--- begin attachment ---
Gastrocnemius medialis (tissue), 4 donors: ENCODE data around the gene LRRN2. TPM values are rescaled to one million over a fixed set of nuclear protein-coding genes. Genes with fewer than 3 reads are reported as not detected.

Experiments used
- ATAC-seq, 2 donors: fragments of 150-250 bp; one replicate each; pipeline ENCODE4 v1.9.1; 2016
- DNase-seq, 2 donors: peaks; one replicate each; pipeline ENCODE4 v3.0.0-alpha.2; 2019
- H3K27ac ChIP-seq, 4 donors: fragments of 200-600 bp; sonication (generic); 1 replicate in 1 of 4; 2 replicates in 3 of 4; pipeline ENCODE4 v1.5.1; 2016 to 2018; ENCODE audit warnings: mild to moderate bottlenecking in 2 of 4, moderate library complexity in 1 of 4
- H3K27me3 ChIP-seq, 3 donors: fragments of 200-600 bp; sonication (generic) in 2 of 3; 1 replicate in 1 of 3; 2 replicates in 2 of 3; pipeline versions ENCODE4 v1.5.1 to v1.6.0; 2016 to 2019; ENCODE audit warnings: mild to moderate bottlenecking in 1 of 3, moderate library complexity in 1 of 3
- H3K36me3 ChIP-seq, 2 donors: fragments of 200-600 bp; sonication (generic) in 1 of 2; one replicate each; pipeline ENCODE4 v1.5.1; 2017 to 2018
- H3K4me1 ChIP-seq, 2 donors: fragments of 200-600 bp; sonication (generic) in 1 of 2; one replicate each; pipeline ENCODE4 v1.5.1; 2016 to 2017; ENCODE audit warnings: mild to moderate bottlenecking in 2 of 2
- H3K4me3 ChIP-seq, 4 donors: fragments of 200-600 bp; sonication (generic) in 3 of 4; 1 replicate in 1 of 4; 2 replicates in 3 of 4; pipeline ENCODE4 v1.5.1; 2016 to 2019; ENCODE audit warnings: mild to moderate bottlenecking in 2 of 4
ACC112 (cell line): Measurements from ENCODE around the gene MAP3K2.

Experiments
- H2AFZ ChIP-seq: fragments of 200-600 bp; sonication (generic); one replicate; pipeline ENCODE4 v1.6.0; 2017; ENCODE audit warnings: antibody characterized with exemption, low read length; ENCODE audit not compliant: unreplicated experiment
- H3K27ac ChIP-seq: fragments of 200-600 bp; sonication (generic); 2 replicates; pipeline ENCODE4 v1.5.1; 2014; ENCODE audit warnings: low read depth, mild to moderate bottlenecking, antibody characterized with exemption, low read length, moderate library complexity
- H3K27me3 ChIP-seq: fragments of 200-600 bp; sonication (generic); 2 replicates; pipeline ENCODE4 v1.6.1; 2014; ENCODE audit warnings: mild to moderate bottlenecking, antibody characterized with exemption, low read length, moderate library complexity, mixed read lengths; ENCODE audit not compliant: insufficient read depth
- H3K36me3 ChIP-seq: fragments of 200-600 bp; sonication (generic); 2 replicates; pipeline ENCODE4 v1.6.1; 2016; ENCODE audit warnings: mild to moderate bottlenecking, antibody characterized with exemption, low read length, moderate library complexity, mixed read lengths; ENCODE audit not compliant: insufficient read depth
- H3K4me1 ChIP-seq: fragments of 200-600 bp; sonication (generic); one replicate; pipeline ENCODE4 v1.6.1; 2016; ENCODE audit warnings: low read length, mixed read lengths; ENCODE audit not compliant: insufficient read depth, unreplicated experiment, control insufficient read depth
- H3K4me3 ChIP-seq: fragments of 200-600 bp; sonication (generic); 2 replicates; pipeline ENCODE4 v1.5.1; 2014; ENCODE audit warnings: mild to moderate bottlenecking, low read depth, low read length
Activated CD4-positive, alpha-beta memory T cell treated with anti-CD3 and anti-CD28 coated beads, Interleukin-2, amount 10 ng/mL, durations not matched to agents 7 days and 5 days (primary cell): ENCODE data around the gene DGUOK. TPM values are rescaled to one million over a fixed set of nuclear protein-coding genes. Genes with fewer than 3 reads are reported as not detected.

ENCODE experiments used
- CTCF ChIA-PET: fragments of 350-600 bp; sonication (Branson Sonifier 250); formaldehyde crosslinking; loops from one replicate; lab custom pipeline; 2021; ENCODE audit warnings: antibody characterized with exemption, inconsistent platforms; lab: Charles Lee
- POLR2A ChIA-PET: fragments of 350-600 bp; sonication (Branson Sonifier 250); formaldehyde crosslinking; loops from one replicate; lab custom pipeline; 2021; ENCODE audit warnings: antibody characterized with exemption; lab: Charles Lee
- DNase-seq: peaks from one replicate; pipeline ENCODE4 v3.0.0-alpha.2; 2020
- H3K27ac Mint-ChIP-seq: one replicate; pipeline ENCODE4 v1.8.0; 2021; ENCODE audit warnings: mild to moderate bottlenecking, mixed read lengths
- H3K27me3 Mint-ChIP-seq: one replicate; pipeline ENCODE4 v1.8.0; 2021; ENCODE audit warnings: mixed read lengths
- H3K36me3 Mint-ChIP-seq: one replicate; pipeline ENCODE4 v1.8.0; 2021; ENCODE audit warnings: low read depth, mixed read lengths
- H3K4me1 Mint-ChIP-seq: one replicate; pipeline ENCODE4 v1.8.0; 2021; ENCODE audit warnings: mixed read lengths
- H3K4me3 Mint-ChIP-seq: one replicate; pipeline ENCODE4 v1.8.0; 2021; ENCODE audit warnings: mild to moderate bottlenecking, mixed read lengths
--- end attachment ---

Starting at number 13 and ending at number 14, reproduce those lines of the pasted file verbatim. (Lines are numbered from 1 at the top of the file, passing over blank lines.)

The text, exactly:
- H3K27ac ChIP-seq: fragments of 200-600 bp; sonication (generic); 2 replicates; pipeline ENCODE4 v1.5.1; 2014; ENCODE audit warnings: low read depth, mild to moderate bottlenecking, antibody characterized with exemption, low read length, moderate library complexity
- H3K27me3 ChIP-seq: fragments of 200-600 bp; sonication (generic); 2 replicates; pipeline ENCODE4 v1.6.1; 2014; ENCODE audit warnings: mild to moderate bottlenecking, antibody characterized with exemption, low read length, moderate library complexity, mixed read lengths; ENCODE audit not compliant: insufficient read depth